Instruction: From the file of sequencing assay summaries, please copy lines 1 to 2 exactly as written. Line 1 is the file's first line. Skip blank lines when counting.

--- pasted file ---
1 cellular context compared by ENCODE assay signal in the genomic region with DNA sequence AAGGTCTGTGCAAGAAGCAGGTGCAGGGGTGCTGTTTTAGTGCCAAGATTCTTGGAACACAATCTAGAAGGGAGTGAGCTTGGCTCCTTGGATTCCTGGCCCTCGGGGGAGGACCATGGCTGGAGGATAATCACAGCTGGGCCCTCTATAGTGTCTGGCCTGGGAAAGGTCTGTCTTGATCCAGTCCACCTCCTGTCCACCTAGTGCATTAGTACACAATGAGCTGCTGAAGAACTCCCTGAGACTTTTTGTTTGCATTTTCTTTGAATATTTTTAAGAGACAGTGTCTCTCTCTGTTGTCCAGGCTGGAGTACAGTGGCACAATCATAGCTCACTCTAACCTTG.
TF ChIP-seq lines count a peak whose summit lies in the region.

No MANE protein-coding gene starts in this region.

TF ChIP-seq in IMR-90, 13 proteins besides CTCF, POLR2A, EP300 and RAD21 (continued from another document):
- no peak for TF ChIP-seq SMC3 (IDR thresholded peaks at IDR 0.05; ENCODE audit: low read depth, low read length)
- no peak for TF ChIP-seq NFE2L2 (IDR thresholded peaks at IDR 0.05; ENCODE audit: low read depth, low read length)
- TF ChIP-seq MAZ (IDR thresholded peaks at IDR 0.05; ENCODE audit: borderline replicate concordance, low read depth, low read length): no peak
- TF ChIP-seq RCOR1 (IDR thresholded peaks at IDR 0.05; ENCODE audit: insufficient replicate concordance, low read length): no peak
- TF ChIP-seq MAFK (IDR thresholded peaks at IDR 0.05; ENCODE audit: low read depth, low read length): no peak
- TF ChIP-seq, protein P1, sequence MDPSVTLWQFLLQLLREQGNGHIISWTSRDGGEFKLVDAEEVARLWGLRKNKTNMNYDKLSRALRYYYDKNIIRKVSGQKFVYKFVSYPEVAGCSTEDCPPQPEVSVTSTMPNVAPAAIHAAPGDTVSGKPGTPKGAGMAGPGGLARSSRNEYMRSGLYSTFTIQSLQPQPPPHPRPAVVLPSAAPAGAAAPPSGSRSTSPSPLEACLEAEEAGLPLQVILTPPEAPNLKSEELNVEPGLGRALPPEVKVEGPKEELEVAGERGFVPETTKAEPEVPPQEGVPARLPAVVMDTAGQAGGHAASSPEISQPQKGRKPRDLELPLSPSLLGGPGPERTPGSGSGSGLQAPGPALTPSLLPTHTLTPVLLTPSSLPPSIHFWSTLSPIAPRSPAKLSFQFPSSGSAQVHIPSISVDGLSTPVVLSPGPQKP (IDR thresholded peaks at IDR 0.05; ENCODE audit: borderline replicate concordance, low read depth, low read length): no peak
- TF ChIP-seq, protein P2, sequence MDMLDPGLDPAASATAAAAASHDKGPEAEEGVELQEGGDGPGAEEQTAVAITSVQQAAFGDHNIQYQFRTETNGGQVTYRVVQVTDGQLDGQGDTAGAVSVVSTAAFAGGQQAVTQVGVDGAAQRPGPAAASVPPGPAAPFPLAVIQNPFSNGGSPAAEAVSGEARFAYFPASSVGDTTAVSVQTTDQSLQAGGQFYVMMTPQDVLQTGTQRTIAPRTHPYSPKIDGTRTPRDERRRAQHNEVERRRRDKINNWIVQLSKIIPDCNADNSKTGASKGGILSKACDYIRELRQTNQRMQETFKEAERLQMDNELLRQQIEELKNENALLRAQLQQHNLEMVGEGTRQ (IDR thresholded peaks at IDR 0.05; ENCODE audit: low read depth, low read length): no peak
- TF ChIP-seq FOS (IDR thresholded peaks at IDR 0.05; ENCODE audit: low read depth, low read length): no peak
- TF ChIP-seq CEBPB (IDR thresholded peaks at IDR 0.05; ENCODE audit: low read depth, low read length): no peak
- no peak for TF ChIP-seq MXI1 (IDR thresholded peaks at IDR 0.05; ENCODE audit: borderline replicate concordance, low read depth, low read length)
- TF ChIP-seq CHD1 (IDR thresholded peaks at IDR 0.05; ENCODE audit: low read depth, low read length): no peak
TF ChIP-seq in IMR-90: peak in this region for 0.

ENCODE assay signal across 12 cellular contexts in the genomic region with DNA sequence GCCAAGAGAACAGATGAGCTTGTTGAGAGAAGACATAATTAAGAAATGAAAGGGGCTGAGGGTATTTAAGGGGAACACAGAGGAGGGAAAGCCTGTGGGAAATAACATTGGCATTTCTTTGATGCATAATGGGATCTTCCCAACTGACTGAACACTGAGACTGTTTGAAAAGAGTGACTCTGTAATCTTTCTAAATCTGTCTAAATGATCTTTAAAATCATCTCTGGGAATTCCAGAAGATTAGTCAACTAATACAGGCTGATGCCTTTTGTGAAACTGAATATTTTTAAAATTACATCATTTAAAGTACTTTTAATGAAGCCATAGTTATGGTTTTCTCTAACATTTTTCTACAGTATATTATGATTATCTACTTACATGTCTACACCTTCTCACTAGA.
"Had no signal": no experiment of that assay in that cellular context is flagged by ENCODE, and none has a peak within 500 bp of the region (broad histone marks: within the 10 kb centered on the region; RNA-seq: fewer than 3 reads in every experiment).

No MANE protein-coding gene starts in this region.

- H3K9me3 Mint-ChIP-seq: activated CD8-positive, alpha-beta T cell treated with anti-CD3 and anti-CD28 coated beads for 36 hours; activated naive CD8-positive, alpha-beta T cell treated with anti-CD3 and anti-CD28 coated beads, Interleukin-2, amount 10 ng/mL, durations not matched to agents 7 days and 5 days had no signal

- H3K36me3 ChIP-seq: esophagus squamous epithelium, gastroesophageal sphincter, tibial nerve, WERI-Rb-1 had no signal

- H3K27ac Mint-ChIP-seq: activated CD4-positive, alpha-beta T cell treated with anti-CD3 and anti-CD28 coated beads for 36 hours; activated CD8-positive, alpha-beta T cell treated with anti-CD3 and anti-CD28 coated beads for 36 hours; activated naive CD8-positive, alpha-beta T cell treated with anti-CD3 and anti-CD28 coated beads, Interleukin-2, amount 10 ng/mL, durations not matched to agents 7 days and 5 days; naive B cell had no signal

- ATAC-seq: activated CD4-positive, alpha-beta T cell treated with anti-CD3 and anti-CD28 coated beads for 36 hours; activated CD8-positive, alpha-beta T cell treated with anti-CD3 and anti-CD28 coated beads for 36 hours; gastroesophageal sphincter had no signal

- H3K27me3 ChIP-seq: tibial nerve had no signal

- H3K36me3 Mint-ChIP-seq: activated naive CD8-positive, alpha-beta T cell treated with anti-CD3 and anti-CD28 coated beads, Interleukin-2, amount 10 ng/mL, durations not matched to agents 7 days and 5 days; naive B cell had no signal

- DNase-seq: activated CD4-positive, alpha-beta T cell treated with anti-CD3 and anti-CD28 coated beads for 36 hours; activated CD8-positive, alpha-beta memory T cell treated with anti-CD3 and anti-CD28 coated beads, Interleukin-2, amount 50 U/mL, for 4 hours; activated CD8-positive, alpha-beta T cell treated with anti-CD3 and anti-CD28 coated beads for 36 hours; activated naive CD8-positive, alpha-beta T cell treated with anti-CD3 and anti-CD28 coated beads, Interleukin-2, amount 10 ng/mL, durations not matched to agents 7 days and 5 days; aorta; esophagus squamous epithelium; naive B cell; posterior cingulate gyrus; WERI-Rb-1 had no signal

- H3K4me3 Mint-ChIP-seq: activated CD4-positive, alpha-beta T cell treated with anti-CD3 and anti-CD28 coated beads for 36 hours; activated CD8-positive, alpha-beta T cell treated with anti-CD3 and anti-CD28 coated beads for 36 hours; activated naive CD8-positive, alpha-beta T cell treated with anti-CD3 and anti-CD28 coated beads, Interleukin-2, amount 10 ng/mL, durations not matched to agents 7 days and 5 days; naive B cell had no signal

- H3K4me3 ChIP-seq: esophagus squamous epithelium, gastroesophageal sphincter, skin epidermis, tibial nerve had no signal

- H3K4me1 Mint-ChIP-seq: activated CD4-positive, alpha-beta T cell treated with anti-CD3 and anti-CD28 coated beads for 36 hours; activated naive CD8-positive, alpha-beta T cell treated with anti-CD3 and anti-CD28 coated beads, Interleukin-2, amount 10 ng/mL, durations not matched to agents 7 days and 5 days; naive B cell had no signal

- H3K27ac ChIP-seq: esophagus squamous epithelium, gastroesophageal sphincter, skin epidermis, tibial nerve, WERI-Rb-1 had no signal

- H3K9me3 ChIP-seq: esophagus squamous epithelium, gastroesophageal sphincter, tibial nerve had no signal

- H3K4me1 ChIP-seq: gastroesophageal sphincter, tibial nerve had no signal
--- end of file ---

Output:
1 cellular context compared by ENCODE assay signal in the genomic region with DNA sequence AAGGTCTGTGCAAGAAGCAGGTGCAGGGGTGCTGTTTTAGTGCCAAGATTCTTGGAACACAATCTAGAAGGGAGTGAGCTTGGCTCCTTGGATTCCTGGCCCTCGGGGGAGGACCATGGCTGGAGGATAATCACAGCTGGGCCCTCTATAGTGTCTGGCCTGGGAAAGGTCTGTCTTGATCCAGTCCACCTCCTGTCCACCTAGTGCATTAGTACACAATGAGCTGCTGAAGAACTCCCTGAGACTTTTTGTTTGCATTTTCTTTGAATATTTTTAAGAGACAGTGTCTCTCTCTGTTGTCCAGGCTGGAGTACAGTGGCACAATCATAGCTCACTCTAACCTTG.
TF ChIP-seq lines count a peak whose summit lies in the region.